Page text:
Sometimes trusting the weather forecast works, sometimes it doesn’t. Last night it didn’t. Eventually. A window between gales was suggested, clearing evening skies then a starry night before the next storm blew in and the winds began to rise the next day. The forecast was six or seven hours out. Most people wouldn’t have noticed. Most people would have been asleep when the weather changed. As I was. Except that I was also in a tent in the mountains at 700 metres.
Eventually the slopes became steeper and stonier and I realised I was unlikely to find a camp site anywhere ahead. Some slightly sloping tussocks would have to do. As I pitched the tent a gentle breeze wafted up the corrie while high above blue sky appeared and sunlight lit the upper slopes. Leaving camp I clambered up loose scree and greasy vegetation to view the big final waterfall, hidden in a narrow ravine. The light was fading as I descended back to camp, finding the slippery terrain more awkward than in ascent. Stars began to appear in the darkening sky and I sat in the tent door way eating supper and staring out at the wild world. Then I fell asleep gazing out at the Plough hanging above the hillside.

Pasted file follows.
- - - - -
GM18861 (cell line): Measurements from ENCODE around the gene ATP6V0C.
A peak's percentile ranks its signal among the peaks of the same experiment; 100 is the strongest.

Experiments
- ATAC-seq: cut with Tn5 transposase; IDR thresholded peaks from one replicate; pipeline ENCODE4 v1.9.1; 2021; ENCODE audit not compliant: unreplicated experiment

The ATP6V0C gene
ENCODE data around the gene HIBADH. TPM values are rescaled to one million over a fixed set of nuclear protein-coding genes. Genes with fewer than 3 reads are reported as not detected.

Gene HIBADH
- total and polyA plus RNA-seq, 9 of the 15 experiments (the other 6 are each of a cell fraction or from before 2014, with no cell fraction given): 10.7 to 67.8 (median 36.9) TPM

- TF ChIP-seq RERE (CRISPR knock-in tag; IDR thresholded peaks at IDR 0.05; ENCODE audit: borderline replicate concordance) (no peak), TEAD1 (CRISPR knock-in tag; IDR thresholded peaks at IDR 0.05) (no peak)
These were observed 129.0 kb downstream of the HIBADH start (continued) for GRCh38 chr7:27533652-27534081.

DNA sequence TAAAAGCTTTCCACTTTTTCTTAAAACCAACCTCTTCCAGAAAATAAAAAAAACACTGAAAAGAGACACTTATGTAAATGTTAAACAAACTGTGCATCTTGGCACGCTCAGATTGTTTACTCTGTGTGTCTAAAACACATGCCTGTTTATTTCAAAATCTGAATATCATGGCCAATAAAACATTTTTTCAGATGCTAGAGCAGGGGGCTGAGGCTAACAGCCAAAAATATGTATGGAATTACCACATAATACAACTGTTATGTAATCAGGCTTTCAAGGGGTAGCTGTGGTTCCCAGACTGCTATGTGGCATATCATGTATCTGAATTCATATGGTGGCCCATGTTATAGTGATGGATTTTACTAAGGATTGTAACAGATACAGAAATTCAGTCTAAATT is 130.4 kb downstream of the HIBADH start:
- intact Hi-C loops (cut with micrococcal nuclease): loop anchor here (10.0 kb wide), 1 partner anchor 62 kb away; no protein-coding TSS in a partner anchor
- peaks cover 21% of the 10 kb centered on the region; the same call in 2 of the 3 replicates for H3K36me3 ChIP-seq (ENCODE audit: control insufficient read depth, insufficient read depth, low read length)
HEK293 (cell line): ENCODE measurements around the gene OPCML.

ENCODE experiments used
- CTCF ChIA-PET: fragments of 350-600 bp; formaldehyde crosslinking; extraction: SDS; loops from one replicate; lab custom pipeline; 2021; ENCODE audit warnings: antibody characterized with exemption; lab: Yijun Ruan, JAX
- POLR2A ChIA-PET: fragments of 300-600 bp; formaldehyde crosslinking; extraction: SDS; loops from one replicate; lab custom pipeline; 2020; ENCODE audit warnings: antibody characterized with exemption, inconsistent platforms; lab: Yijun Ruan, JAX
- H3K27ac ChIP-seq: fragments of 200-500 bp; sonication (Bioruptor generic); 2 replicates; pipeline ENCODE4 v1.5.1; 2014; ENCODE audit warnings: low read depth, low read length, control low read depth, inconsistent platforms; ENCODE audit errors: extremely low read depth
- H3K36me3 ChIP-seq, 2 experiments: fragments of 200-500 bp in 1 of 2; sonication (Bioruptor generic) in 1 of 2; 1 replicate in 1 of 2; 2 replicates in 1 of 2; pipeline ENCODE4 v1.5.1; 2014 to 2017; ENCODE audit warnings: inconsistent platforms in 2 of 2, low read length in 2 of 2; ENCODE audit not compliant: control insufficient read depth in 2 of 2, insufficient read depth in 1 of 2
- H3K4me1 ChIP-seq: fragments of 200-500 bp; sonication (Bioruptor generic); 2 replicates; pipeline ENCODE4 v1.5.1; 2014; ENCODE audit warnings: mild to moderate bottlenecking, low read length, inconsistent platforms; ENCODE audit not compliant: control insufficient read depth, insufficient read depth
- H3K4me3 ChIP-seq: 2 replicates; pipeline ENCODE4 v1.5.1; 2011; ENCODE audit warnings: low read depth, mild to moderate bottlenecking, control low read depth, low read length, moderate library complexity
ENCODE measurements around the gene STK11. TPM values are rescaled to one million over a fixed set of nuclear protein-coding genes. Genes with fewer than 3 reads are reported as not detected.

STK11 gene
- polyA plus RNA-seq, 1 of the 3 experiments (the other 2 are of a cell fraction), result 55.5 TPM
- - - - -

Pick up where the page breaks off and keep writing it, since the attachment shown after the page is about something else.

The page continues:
1 a.m. and the world began to change. I was woken by cold air hitting my face and the tent door flapping noisily. I zipped it shut and lay back down, aware that the wind was coming down the corrie in great roaring gusts that I heard seconds before they shook the tent. I slept again though as it was 4 a.m. when I next glanced at my watch and wondered if the tent would hold. Half-waking, half-sleeping I slipped uneasily through the next two hours. Then the wind strengthened and the tent shook more, hitting me in the face. The pole was bending alarmingly. Time to pack up. Not bothering with careful packing I bundled everything into the pack inside the tent so nothing blew away then ventured outside. A rush of wind nearly took my legs from under me. I’d thought maybe a tent peg or two had pulled out but they were all firm. Instead some guylines had slackened off, allowing the fabric to flap wildly. The tent looked solid though. It was my carbon fibre trekking pole holding it up that concerned me. Soon I had the tent down and crammed into the top of the pack. All this was done by headlamp as the night was black and the sky now overcast. With the wind behind me I stumbled and lurched through the rocks and tussocks, down and out of that wild, wild place as the sky slowly lightened, with just an edge of dirty red to some clouds to show the sun was there. Down in the glen the trees were thrashing in the wind. I was back at my car less than seventeen hours after setting off. It felt longer. Soon, though, I was eating breakfast in an Aviemore café, watching the leaves blowing and rattling down the street. A gust of 75mph was recorded on Cairn Gorm, ferries were cancelled and travel disrupted. It was not a day for the hills.